Posted Jan 16, 2013 11:21 AM
No one will forget the toll championship expectations extracted from LeBron James, the most physically gifted and skilled player the league has known and the player with the highest basketball IQ playing today.
Championship expectations are the NBA's litmus test for greatness. They're the trial by fire that burned me, Julius (Dr. J) Erving, Larry Bird, Michael Jordan, Shaquille O'Neal, Dirk Nowitzki and countless others before melding us into champions.
It's difficult to appreciate the burden, the weight and the mental fatigue of NBA championship expectations. Counting the playoffs, it's a 100-game death march carried out almost exclusively by players labeled "superstars" by the media, players whose careers will eventually be defined by what they accomplish in June.
A close victory against the wrong team in January can be viewed as a lack of preparedness for June. A one-or two-game losing streak in March can create doubt that lingers until May.
Chris Paul is one of my favorite players. I've spent the past month wondering how he's dealing with the championship expectations no one saw coming. James knew what he was stepping into when he signed with Miami. Plus, he'd already dealt with championship expectations in Cleveland. Dr. J, Bird, Jordan, Shaq, Dirk and I all went into multiple seasons knowing our ultimate goal was hoisting the Larry O'Brien Trophy.
Paul plays for the Clippers, an organization that wasn't considered a favorite until this year. He led them on a 17-game winning streak that stamped the Clips as championship favorites. There was no time to prepare.
He has a chance to survive this, a chance to avoid the trial-by-fire championship-expectations burns that scorched the overwhelming majority of us the first time we confronted them. I'd say he has a chance. Here is why:
Paul is one of the best point guards in the game today because he plays from the neck up and not the neck down. He is not the fastest player in the game nor is he the highest jumper. When you have mastered the study of movement and patterns -- termed offense and defense -- regardless of size or weight you can control the game. Every action causes a reaction. When the ball is in Paul's hands he controls the movement of the nine other players on the court. Only when the ball is in his hands does he have that power!
I have watched Paul's journey through the NBA from his early years in New Orleans to present day with the Clippers. I remember when my childhood friend Darrell Walker, who is now an NBA assistant coach in New York and was formerly an assistant in New Orleans, called me and said these words: "Chris Paul has it. I don't know what 'it' is, but he has it. He sees everything that is happening on the court."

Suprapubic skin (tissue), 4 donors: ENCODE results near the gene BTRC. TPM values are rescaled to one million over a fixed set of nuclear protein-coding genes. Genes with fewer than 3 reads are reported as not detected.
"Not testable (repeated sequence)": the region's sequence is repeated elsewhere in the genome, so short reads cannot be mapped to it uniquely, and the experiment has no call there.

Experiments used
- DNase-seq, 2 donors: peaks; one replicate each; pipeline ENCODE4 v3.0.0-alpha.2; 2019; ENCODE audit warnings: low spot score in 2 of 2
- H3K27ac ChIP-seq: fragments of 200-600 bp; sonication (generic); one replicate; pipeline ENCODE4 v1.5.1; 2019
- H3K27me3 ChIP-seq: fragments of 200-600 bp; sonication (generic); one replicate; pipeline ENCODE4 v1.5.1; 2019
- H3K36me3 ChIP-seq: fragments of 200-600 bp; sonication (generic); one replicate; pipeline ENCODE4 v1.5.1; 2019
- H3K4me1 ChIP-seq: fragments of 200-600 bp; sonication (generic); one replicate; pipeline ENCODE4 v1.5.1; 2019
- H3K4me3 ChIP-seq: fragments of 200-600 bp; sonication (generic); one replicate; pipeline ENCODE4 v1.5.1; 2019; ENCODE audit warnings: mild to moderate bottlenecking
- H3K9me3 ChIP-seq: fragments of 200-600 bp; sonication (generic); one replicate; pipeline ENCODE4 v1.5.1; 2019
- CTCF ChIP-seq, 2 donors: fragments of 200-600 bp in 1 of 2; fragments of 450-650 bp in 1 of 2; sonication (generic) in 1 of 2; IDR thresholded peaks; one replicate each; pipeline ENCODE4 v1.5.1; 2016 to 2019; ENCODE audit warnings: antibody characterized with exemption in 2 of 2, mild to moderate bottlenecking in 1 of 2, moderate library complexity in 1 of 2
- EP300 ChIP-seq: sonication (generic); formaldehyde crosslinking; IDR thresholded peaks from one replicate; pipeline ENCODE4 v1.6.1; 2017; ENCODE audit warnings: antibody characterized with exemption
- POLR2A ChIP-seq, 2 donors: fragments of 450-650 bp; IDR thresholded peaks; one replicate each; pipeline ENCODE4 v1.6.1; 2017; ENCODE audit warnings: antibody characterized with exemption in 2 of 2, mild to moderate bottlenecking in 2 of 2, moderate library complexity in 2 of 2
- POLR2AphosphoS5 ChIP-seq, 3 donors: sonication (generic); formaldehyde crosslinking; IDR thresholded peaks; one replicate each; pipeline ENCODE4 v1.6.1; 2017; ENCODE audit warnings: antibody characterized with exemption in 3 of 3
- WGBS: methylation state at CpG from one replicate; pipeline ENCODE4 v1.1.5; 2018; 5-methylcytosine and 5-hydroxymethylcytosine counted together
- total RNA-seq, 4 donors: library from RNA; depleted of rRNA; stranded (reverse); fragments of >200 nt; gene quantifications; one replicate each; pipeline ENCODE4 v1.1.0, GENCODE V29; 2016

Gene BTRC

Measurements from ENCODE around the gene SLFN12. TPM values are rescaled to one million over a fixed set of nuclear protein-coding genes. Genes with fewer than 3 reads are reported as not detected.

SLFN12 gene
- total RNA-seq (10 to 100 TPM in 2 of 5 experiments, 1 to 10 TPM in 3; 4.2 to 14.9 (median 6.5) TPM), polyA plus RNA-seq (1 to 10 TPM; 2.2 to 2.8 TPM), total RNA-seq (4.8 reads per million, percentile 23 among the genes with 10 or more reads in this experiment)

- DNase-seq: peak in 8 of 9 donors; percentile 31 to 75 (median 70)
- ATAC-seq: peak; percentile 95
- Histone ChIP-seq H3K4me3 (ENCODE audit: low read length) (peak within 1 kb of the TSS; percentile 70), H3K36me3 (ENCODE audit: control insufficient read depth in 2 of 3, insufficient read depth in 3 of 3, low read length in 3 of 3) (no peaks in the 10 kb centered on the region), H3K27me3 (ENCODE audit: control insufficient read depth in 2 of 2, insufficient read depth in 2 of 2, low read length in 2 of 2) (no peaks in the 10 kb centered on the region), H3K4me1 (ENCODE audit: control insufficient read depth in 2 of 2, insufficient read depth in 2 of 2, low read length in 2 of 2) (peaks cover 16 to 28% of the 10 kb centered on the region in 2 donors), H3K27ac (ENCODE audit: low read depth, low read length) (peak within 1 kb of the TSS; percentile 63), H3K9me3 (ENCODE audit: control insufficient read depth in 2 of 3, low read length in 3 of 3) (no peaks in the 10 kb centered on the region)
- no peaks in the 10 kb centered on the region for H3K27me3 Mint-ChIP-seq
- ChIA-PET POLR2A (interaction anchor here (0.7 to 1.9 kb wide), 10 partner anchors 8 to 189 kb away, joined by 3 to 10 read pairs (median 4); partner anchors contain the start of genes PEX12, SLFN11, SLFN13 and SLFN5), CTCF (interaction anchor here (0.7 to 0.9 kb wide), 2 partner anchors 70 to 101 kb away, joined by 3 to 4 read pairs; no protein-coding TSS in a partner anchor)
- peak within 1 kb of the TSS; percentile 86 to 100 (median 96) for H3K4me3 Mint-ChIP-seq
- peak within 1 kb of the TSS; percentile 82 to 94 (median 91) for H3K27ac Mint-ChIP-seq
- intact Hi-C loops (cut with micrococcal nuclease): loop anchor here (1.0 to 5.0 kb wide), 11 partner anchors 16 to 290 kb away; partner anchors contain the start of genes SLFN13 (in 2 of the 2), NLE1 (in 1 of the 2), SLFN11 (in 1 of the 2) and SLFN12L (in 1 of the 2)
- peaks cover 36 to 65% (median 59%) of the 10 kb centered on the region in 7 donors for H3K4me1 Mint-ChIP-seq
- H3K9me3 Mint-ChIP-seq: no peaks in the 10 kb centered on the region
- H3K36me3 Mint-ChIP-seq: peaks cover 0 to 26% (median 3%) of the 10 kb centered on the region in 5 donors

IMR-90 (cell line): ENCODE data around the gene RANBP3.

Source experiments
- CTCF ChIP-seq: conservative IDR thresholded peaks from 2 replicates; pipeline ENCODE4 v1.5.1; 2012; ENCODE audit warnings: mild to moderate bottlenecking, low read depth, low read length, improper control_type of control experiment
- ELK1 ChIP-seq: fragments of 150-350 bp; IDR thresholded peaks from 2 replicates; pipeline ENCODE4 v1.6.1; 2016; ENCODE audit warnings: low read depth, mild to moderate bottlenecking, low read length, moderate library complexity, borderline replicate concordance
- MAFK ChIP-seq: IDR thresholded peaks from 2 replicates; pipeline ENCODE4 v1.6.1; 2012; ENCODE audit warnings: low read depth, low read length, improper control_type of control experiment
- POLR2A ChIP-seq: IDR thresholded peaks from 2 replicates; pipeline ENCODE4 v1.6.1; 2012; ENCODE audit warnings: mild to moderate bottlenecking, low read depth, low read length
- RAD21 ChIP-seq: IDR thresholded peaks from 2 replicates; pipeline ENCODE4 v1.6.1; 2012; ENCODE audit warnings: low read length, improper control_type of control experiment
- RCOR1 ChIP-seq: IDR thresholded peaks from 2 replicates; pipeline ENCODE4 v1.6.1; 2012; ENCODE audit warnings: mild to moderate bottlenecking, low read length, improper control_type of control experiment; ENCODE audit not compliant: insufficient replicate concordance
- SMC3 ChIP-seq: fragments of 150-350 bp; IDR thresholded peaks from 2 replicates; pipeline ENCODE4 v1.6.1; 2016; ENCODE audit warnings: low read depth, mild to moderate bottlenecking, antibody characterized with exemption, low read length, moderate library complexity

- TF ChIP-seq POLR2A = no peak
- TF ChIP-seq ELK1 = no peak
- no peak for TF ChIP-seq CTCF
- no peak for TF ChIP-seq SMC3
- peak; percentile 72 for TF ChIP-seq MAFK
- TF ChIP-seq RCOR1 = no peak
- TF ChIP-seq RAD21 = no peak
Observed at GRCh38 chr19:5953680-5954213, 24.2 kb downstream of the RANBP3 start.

There are certain phrases and words when spoken that I hear louder than others. "He sees everything" is one of those phrases. It is impossible to see everything on the court unless you have eyes in the back of your head. I have not seen nor played against this four-eyed monster. However,if you can acquire and apply the basketball science of defensive movement and offensive patterns, not only can you predict the outcome but you can control the outcome in your basketball laboratory -- the court. You can't control your teammates' shot making, but you can always lead them to a good shot. If you do a little homework and find out what your teammate's favorite spot to shoot from is, you can get him in a position to shoot from there every time.
Paul this year has mastered his craft. I see a player thirsty for knowledge. In his quest to understand the power of the "point," he has stumbled upon a championship journey. I don't believe at the start of the season there was a person playing in a Clippers uniform or a member of their management team that actually believed the Clippers could win it all this year.
This is Paul's first championship journey in the NBA. His name, while always mentioned with the elite in the sport, had never entered into the championship discussion. His epiphany comes with newfound knowledge and a better understanding of player movement and defensive patterns. This allows him to think faster and process information more quickly. Now that he can control player movement and anticipate player reaction, he is two steps ahead of everyone on the floor. Because of his acquired knowledge, the game moves slower for him. This amped-up brain power allows him to play bigger, faster and appear to be more athletic than his actual physical gifts. Being two steps ahead mentally gives him space and time to imagine the outcome if one defender moves incorrectly. By the time you finish reading this sentence, Paul has read the defense and found Jamal Crawford for a corner 3 or Blake Griffin for another magnificent dunk. Paul has transformed the Staples Center from the home of "Showtime" to "Lob City". It's a joy to watch. It will be interesting to see if the burden of championship expectations steals that joy and replaces it with the pain most champions come to know intimately on their way to greatness.
Hall of Famer Isiah Thomas, a 6-foot-1 guard from Indiana University, was the second pick in the 1981 NBA Draft. He is a 12-time All-Star who played his entire 13-year NBA career with the Detroit Pistons, leading them to back-to-back championships in 1989 and '90. He won two All-Star Game MVPs and was the NBA Finals MVP in '90. Thomas also has been a part owner, executive and coach in the NBA.
He's now an analyst for NBA TV and will be a regular contributor to NBA.com.
You can follow him on Twitter at @iamisiahthomas.
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